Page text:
By Rupinder Mohan Singh
Once, after a long work day, I stopped at a local fast food restaurant to pick up some dinner on my way home. In my car, I began to order through the drive-through speaker, when a woman approached my car.
“You’re a terrorist!”
She proceeded to accuse me of having a bomb in my car’s trunk that I was going to use to blow up the country. She was losing her temper as she neared my car, shouting loudly with her accusations. An employee of the restaurant must have heard the commotion, as he came out to quickly usher her away from my vehicle.
Of course, I am not a terrorist. I am, however, a Sikh American with a turban and beard. Unfortunately, in the minds of many, “terrorist” has become a word used to describe people of certain physical characteristics, with dangerous consequences.
I was reminded of my experience at the drive-through when I heard the news that a Sikh physician named Prabhjot Singh was attacked by a bicycle-riding mob in Harlem last Saturday night. Unlike me, he was actually physically assaulted –- they pulled on his beard, and he was kicked and punched until bystanders came to his aid. He was taken to hospital where he received treatment for a fractured jaw and other injuries. His attackers openly stated their motivation: just prior to the assault, Dr. Singh recalls being called a terrorist and “Osama” before the mob attacked him. A professor at Columbia University who specializes in community health systems for underserved communities, the word “terrorist” could hardly apply to Dr. Singh, unless his attackers meant something else.
Dr. Singh, as an observant Sikh, wears a turban and maintains a beard in accordance with his Sikh faith. He believes that these characteristics led his attackers to assault him; in our news and entertainment media, men with turbans and beards are often portrayed as terrorists and as threats to America. In fact, a recent study by the Sikh American Legal Defense and Education Fund and Stanford University demonstrated that, among other things, Americans associate turbans with Osama bin Laden. Yet, 99% of the people who wear turbans and beards in this country are Sikhs, a distinct faith group and a proud part of the American fabric for well over one hundred years..
Sadly, the study’s results were not surprising. It is an all-too-common story that Sikh Americans are misunderstood and targeted in this way. Just this summer, a Sikh house of worship in Riverside, California, was vandalized with the word “terrorist” sprayed on its walls. We even see the usage of the word among our children. Sikh students, who are disproportionately bullied in schools, often report being called a terrorist by other schoolmates. Certainly, no child deserves that label.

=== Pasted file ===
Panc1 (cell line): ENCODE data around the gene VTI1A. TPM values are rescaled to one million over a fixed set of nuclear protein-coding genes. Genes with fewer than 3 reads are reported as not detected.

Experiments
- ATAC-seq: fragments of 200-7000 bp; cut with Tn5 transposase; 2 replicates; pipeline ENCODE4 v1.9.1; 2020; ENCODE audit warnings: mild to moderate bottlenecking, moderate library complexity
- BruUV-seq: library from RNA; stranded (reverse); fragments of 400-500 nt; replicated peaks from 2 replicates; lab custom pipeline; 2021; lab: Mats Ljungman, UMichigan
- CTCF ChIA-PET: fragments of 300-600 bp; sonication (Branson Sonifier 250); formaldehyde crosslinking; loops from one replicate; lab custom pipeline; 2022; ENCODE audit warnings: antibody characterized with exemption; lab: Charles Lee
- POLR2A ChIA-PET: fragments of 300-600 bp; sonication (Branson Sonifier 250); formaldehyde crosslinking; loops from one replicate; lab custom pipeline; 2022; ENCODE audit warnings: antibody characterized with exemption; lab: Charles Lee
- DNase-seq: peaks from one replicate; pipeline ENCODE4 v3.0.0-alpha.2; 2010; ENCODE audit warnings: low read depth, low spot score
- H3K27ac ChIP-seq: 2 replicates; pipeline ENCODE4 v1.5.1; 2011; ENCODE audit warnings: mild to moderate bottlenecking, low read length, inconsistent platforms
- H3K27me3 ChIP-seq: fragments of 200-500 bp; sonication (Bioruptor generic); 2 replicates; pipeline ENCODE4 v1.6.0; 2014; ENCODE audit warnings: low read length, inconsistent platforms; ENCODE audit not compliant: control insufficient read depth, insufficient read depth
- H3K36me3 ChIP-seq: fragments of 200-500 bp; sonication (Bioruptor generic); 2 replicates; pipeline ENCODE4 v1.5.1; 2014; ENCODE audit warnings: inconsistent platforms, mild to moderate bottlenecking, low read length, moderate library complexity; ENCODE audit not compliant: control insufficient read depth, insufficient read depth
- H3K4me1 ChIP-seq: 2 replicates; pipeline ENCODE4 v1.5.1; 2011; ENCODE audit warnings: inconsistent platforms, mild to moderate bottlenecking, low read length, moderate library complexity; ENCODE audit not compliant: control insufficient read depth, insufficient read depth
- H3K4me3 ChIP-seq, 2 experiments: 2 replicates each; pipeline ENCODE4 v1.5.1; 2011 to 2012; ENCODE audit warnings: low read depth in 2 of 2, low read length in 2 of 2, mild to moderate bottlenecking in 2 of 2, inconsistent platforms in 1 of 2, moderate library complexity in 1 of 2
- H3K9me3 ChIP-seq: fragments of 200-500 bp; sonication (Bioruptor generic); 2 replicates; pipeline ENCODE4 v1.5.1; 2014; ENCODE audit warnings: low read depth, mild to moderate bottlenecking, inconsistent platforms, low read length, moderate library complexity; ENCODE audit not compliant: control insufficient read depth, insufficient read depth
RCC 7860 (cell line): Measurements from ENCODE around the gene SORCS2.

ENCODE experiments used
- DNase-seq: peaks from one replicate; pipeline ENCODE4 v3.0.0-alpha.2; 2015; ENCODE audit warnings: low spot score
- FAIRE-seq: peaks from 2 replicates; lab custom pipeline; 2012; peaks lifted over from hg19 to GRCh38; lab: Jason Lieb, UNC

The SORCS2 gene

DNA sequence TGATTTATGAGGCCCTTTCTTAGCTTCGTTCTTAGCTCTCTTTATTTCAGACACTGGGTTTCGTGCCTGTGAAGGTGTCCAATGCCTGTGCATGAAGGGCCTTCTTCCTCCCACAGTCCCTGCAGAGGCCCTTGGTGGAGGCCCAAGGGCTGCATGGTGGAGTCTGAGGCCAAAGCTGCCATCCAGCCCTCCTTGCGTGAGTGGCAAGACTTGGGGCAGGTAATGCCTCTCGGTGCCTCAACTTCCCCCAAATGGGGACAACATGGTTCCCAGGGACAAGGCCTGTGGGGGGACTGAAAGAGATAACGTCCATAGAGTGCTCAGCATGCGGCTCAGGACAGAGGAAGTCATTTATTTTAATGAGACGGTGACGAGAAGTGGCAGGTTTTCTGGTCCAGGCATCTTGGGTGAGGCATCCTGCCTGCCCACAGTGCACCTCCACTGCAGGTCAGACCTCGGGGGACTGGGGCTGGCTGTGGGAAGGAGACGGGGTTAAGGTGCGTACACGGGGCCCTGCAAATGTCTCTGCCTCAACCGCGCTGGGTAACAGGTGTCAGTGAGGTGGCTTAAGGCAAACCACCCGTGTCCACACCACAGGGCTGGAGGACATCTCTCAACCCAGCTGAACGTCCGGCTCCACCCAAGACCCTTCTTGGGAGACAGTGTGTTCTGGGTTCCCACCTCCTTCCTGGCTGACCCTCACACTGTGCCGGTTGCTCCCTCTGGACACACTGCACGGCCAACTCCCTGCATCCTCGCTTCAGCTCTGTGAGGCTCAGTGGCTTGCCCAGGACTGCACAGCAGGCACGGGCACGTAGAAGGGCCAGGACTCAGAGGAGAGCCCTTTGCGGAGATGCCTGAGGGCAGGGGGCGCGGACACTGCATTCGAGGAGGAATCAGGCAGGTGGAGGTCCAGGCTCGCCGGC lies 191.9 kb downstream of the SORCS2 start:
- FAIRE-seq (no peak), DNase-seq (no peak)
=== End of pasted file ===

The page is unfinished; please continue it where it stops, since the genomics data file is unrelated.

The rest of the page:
It is not only Sikh Americans who are labeled in this way. Other innocent Americans of South Asian and Middle Eastern descent are often the recipients of such insult. On the day that Dr. Singh was assaulted, a Muslim woman in Times Square was also called a terrorist and attacked as well. In December, 2012, a Hindu man named Sunando Sen was killed when a woman pushed him from a subway platform in Queens;she also considered him a terrorist. Or, we could just look to the hostile reaction on social media after Nina Davuluri, who happens to be an Indian American, was crowned as Miss America last week. Then, too, the “t-word” epithet was directed at her.
Obviously, none of these people were in any way a terrorist in the literal sense of the word, but what is apparent is that the word has now become a racial epithet – it is often directed to innocent people who exhibit certain physical features, rather than used as a descriptor of a person’s actions. The word has become an insult hurled from passers-by, from children in schools, or from attackers towards those who wear a turban, are of Indian or Middle Eastern descent, or who just have brown skin.
The Merriam-Webster Dictionary defines terrorism as “the use of violent acts to frighten the people in an area as a way of trying to achieve a political goal.” Given this definition, the use of “terrorist” as an epithet insults a particular group of people and implicates them as a military enemy who can legitimately be targeted with violence. Calling someone a terrorist in this way presumes a demographic belonging and therefore creates an unfair sense of shared blame for evil acts. In the United States — which 12 years ago declared a “war on terror” — using the word “terrorist” legitimizes misguided acts of violence against people based only on how they look. As we saw once again in the attack on Dr. Prabhjot Singh, the word’s new meaning has had severe consequences for too many innocent Americans.